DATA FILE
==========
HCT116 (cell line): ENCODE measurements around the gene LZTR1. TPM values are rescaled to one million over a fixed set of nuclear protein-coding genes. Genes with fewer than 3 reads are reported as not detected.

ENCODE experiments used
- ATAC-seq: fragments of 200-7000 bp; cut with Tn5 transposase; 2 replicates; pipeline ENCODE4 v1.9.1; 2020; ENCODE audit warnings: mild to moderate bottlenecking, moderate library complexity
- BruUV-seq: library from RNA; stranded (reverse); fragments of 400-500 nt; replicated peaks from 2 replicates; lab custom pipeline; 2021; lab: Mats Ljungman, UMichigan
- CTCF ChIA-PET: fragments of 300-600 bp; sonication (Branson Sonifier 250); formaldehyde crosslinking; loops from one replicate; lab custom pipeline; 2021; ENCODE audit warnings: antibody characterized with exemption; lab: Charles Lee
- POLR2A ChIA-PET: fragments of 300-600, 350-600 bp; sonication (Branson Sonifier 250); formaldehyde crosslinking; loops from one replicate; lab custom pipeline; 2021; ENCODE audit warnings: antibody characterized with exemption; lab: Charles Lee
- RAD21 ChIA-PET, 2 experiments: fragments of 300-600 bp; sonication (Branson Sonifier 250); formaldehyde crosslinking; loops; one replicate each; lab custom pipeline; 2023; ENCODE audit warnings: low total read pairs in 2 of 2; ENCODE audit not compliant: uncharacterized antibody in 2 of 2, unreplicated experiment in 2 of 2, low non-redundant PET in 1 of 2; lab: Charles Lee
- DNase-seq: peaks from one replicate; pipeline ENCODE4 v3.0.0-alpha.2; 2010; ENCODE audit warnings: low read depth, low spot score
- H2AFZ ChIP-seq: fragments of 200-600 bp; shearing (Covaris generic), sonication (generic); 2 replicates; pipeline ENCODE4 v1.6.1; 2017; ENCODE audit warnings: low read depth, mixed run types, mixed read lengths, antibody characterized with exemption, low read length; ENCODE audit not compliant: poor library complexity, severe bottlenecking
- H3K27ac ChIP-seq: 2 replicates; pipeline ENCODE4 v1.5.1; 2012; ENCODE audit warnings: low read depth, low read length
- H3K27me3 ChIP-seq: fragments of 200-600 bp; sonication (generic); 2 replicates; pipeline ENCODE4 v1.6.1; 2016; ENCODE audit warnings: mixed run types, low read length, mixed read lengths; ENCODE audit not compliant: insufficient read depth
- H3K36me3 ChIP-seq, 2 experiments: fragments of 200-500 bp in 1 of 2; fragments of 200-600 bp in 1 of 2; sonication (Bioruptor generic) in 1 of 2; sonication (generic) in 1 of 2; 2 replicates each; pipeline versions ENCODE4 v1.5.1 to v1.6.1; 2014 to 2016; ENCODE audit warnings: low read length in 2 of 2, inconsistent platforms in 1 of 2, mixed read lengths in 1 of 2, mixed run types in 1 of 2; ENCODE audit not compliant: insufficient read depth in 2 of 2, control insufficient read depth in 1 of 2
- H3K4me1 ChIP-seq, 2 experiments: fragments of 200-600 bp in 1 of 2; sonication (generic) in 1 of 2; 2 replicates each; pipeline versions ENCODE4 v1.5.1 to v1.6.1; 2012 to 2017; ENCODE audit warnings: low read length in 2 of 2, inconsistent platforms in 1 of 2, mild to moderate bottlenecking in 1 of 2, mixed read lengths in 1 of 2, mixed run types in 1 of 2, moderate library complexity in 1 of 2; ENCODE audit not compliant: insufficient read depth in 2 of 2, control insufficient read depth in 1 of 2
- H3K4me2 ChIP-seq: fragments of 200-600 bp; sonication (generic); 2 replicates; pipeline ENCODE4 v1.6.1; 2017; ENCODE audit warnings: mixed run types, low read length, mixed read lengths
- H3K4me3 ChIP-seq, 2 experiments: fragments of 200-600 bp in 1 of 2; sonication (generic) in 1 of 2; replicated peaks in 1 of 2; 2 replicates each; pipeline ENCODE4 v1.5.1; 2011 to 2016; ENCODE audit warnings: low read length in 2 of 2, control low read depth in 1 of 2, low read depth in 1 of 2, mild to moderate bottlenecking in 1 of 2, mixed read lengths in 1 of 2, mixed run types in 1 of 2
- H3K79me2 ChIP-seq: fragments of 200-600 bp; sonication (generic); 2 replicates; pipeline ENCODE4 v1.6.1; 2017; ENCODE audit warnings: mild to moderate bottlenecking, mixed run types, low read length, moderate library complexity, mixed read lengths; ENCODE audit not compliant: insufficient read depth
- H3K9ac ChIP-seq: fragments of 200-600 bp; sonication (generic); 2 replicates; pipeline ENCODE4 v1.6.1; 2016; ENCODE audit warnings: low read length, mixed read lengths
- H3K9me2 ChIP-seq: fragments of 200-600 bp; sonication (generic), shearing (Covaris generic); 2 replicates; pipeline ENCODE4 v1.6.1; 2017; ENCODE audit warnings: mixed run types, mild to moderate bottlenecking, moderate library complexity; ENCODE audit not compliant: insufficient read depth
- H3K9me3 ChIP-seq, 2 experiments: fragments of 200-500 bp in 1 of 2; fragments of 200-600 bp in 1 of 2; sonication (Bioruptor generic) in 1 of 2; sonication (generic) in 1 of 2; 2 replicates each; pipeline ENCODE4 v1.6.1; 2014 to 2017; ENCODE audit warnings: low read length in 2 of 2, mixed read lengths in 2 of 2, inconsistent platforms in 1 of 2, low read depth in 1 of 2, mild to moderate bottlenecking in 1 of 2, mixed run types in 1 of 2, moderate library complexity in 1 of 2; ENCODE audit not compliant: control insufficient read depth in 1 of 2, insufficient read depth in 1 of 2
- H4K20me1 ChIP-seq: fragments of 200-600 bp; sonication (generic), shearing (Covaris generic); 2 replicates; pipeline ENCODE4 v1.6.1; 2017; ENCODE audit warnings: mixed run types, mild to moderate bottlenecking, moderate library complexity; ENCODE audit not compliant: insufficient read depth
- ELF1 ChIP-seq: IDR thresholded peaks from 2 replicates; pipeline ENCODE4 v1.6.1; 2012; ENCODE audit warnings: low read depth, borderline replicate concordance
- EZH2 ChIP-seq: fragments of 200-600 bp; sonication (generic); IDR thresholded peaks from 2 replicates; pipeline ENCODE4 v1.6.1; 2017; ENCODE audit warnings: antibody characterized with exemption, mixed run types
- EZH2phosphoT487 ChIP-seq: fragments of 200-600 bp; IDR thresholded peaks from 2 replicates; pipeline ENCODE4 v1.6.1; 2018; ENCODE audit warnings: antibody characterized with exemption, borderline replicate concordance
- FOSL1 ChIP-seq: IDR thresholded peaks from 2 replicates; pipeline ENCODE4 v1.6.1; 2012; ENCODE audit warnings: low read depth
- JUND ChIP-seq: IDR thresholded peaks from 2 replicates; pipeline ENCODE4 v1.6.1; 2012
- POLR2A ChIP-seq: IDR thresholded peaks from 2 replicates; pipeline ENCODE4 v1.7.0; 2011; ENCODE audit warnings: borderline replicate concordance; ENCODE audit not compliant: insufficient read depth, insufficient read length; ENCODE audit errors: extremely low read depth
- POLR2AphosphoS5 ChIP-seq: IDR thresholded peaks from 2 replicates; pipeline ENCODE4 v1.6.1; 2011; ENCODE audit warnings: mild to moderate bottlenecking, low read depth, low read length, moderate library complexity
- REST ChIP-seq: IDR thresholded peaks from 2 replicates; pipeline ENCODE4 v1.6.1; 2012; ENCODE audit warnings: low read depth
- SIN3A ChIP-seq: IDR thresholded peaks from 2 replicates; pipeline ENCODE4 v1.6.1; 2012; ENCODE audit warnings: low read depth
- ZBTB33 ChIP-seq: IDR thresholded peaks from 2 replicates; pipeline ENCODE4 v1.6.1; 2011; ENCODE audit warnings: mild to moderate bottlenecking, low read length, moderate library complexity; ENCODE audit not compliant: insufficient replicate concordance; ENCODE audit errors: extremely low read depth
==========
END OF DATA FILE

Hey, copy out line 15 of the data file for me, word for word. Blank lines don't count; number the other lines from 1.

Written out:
- H3K4me3 ChIP-seq, 2 experiments: fragments of 200-600 bp in 1 of 2; sonication (generic) in 1 of 2; replicated peaks in 1 of 2; 2 replicates each; pipeline ENCODE4 v1.5.1; 2011 to 2016; ENCODE audit warnings: low read length in 2 of 2, control low read depth in 1 of 2, low read depth in 1 of 2, mild to moderate bottlenecking in 1 of 2, mixed read lengths in 1 of 2, mixed run types in 1 of 2